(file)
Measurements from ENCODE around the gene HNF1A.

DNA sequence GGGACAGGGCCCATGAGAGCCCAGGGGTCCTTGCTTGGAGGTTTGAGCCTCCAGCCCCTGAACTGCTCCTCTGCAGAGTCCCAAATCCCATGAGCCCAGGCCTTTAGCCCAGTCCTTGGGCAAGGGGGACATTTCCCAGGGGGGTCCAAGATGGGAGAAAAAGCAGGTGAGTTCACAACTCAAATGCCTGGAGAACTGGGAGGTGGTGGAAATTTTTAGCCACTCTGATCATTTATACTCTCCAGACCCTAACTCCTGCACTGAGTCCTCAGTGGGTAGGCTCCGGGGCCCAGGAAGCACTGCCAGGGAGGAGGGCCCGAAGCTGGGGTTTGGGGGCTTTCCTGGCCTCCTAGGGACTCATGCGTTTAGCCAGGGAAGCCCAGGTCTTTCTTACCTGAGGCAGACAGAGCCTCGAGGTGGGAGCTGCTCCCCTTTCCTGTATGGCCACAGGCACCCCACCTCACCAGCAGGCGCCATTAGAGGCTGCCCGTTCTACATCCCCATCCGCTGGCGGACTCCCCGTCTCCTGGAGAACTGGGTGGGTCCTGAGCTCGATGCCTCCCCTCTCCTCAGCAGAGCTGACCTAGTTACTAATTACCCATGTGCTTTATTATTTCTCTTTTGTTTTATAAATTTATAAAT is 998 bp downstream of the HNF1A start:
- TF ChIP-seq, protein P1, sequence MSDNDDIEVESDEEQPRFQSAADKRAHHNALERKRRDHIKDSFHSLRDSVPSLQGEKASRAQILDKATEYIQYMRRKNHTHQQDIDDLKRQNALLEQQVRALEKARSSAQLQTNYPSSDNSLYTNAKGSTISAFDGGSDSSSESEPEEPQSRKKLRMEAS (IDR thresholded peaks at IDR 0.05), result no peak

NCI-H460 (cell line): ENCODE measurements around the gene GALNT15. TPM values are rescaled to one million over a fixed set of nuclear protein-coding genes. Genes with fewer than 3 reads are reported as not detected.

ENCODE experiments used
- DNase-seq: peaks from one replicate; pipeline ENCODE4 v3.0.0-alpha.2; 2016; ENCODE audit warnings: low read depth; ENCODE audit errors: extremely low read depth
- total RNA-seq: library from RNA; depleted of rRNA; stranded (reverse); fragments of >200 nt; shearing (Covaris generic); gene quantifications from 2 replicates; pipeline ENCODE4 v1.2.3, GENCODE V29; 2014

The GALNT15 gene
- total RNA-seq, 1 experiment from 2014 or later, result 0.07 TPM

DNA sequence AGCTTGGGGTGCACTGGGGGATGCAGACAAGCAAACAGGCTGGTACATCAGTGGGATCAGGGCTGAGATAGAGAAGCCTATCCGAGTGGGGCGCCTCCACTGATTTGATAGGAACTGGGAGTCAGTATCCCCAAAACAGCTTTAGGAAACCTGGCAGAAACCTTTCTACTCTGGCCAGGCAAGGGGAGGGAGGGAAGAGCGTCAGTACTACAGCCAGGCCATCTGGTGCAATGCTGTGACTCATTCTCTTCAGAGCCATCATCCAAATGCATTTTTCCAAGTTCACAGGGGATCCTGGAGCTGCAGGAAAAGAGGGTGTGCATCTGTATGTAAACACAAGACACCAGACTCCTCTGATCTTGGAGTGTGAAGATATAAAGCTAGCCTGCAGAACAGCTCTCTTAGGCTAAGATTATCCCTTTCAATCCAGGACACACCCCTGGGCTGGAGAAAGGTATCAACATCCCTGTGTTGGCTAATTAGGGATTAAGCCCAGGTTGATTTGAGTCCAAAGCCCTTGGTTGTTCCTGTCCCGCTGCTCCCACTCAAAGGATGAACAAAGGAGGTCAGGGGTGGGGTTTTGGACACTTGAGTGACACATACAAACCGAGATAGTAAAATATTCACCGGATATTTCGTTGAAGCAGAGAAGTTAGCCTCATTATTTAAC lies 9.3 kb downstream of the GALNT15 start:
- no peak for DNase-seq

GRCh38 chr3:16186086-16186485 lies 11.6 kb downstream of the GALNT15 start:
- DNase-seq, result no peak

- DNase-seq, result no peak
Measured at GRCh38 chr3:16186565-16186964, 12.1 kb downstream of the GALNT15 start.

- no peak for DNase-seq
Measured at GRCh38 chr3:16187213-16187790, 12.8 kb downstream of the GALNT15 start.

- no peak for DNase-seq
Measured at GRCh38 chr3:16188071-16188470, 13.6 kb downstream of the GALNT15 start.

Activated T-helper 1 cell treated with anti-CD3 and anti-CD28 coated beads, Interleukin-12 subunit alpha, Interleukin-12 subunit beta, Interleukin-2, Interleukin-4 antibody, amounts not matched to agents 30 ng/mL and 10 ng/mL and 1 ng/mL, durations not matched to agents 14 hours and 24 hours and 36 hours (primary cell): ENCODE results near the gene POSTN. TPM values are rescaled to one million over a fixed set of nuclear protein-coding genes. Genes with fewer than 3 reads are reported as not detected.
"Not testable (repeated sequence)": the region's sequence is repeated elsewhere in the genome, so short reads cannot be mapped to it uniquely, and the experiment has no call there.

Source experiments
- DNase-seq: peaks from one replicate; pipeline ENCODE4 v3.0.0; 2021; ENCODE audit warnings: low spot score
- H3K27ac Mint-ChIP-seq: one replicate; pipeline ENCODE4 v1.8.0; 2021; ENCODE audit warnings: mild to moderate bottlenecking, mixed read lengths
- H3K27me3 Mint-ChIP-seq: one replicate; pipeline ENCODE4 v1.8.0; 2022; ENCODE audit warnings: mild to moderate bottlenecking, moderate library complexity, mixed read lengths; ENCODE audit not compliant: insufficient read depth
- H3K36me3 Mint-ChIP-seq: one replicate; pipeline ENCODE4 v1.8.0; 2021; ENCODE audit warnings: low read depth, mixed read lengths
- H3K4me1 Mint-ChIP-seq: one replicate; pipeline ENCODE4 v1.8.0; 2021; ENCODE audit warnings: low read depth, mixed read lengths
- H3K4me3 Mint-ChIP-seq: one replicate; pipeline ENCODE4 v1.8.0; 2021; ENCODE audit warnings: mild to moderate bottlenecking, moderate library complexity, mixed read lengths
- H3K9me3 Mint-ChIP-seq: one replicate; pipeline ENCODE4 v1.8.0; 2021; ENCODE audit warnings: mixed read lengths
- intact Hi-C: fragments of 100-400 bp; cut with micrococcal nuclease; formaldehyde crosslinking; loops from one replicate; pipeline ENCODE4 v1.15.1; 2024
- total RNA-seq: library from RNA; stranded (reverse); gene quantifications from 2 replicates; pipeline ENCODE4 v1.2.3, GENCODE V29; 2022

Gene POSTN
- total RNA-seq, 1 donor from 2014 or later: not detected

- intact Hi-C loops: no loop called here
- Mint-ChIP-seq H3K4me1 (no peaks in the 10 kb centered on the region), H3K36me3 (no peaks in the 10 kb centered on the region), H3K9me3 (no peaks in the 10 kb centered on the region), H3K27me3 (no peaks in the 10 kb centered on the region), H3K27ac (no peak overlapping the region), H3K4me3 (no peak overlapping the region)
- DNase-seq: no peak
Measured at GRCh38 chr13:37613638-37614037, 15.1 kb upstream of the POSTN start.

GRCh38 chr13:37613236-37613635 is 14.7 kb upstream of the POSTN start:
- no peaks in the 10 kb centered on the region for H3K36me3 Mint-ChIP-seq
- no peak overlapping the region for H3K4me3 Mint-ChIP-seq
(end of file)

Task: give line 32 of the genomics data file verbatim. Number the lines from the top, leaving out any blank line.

Gene POSTN